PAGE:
The Phrasal Verb “look for” is one of those idiomatic sayings, the meaning is hard to get upon hearing. But, it simply means to search for something. And so for this blog, we’ll focus on the phrase “Help me look for my marbles!” It’s funny because lost marbles have a double meaning, it could refer to a lost set of small glass spheres used to play a game or losing one’s mind.
As for using “look for” in a sentence, often “look” becomes the Verb. And, the phrase follows normal verb conjugation. To make it past tense, add “ed” to the end of “look,” in the case that “look” follows a pronoun like “we.”
For example, you might say: “We looked for my marbles.”
A Phrasal Verb, not to be confused with Verb Phrase (as in SVO), is an idiomatic expression. As you may recall, idiomatic expressions are sayings that are understood because of use, rather than diction (dictionary definition).
Phrasal Verbs usually contain a Verb and Adverb or Preposition. For example, “look after,” our phrase of the day contains the Verb “look” and the Adverb “after.” However, “look down,” another common Phrasal Verb, includes a Verb and a Preposition.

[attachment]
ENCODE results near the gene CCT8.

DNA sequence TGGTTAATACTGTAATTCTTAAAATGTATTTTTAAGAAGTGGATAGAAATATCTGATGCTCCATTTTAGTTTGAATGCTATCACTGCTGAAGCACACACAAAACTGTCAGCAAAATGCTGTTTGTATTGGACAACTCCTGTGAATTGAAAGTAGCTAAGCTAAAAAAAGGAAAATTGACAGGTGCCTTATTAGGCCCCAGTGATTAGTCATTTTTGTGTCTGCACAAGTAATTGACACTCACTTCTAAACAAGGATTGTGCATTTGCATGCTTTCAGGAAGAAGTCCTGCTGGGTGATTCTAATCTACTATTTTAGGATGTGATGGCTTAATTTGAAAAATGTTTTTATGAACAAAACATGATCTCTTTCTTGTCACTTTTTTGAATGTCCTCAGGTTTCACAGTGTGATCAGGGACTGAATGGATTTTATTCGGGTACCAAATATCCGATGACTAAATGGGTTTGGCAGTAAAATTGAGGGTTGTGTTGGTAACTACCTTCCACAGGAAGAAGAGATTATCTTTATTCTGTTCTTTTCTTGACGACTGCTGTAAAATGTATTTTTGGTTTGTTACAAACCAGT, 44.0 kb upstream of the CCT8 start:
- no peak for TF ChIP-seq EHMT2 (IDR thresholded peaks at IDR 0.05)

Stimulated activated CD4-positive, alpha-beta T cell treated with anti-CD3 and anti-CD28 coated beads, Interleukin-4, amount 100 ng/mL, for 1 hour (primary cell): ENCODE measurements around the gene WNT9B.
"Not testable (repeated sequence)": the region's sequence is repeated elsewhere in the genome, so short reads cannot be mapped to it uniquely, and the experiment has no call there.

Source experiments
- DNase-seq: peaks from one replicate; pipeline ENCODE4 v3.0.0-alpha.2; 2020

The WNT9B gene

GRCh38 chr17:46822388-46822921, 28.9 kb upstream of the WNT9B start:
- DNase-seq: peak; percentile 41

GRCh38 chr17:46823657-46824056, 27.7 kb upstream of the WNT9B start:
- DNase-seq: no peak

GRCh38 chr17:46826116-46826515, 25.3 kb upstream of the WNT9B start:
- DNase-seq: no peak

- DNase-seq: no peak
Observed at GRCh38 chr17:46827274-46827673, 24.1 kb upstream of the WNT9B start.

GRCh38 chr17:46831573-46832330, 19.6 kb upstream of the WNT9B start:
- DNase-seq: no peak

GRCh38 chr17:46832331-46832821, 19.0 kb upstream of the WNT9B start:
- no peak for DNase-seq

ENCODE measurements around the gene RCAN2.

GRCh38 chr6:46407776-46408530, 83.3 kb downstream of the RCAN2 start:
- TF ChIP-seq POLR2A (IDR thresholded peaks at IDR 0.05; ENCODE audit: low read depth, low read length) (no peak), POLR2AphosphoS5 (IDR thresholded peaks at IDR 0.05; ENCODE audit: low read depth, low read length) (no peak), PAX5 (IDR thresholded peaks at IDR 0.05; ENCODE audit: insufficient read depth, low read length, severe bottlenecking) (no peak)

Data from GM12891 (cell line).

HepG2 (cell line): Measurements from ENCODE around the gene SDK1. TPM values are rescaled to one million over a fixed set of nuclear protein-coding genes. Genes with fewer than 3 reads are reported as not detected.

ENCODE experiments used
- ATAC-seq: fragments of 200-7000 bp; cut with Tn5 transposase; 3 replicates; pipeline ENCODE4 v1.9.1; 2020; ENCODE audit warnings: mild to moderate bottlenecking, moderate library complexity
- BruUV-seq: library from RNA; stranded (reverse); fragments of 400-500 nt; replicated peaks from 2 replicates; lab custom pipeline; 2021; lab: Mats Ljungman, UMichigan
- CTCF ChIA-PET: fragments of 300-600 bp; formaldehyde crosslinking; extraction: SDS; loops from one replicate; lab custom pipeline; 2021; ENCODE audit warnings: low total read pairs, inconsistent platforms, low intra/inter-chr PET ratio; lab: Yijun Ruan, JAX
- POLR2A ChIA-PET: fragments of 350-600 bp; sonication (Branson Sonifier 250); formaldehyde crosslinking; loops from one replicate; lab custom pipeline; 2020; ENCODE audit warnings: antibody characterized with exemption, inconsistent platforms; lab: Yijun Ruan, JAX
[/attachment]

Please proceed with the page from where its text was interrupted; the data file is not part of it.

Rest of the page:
Common Phrasal Verb expressions include “look down, watch out” and “listen closely.” Each contains two words, a Verb plus another word.
To wish for something is a strong desire for a specific outcome.
The word “wish” is a Verb, it’s one of those action words where no physical labor is required to engage in the action, something somewhat abstract. Other abstract Verbs include trust, worry, and forget as well as many other thoughts and feelings. But, “wish” is the most yearning of these Verbs.
Making a wish is common in both the West and East. For example, you may have encountered a wishing well. A place where tossing a penny into a deep drum of water grants your deepest desire. Or, you may have seen a movie in which the players ask a genie to bring love into their lives.